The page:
The Live Oak Society—the original 43 member trees

The first 43
I recently received copies of two articles written by Dr. Edwin Lewis Stephens (founder of the Live Oak Society) for the Louisiana Conservation Review (a discontinued publication of the Louisiana Department of Conservation). Many thanks to Dr. Bruce Turner and Jane Vidrine of the Special Collections Division at the Edith Garland Dupré Library at the University of Louisiana, Lafayette for their help in getting copies of these articles. (They are posted under the “Pages” heading in the right table of contents column of the blog. When the page opens just click on the title and it will open a photocopy of the original article.)

The first article titled, “I Saw In Louisiana a Live Oak Growing,” contains the original proposal by Dr. Stephens to establish an organization comprised entirely of live oak trees that were 100 years of age or older (now called The Live Oak Society). The article’s title is borrowed from a Walt Whitman poem of the same name. This article, dated April 1934, marks the founding of the Live Oak Society in Louisiana and the South.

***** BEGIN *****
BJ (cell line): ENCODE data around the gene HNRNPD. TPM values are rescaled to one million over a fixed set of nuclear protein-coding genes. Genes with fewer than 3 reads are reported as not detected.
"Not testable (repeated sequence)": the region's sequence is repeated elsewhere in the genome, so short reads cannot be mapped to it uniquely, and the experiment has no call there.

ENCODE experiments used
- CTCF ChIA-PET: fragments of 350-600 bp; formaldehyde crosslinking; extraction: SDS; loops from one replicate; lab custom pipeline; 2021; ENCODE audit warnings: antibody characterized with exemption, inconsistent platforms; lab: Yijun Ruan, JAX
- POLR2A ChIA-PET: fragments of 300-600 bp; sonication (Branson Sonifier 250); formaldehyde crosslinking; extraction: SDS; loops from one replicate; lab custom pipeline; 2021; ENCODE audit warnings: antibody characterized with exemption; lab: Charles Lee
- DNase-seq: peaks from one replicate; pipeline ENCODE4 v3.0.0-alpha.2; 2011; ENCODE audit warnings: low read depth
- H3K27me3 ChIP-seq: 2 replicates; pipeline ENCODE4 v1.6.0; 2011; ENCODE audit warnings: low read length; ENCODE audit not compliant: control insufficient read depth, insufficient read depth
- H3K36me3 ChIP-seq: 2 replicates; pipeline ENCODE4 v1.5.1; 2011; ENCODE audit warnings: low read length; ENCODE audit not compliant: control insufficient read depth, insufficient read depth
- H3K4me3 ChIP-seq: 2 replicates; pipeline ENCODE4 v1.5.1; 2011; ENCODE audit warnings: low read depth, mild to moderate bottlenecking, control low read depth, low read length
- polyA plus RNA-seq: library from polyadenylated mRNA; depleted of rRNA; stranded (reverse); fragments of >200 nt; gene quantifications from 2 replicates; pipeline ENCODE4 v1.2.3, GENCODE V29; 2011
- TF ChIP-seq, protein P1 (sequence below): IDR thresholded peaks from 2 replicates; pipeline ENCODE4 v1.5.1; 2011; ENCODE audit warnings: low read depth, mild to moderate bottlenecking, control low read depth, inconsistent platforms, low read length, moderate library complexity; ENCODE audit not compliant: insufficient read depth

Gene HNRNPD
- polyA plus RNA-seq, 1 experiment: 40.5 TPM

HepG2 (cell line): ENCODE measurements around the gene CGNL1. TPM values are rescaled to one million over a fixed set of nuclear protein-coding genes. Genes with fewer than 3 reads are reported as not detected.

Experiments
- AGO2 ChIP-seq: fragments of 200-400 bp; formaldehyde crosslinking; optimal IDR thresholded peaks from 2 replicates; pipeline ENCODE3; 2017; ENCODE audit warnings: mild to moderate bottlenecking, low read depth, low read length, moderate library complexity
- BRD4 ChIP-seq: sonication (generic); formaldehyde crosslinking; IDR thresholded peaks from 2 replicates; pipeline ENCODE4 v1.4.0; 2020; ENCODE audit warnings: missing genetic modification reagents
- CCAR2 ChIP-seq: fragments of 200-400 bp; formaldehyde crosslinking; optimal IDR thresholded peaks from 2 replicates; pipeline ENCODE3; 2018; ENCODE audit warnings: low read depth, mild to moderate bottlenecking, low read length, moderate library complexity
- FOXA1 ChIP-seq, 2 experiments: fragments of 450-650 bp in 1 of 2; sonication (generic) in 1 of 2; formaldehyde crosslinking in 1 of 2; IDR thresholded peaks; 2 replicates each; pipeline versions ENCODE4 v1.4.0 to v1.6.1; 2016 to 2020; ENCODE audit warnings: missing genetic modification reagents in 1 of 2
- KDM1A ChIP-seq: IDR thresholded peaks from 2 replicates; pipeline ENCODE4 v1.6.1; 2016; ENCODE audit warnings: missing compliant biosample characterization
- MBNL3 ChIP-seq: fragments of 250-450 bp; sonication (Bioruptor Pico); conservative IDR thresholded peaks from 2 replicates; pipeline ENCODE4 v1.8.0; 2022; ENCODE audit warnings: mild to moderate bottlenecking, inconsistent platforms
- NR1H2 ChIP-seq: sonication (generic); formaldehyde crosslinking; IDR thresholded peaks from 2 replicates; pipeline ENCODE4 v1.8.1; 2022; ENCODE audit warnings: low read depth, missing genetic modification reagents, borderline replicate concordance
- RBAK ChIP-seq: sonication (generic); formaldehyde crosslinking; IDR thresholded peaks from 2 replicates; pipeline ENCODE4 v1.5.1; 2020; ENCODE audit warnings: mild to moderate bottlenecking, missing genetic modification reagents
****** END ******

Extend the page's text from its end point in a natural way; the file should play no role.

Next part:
Stonaker Oak, New Roads vicinity (29' 6

Stonaker Oak, New Roads vicinity (29′ 6″) #16 of 43


Stonaker Oak, view #2

The second article is titled “The Live Oak Society.” In it, Dr. Stephens discusses the reactions and comments he received from his previous article and recommendation to form the Live Oak Society.

Stephens’ appreciation for live oaks grew over many years of living in Louisiana and from frequent motor trips he took with his wife along the back roads and byways through Cajun country. Influenced by his background as a science teacher, he observed, measured, photographed, and collected data on the oaks, taking special interest in the oldest and largest of the species.

Parks Oak #1; 25+ feet (#10 of 43)

From his perspective as a scholar and poet, he recognized the deeper truth of this Southern icon—that more than any other aspect of the landscape, the live oak symbolically reflects the most memorable and distinctive characteristics of the cultures and people that settled this rich alluvial region: strength of character, forbearance, longevity, and a hearty nature.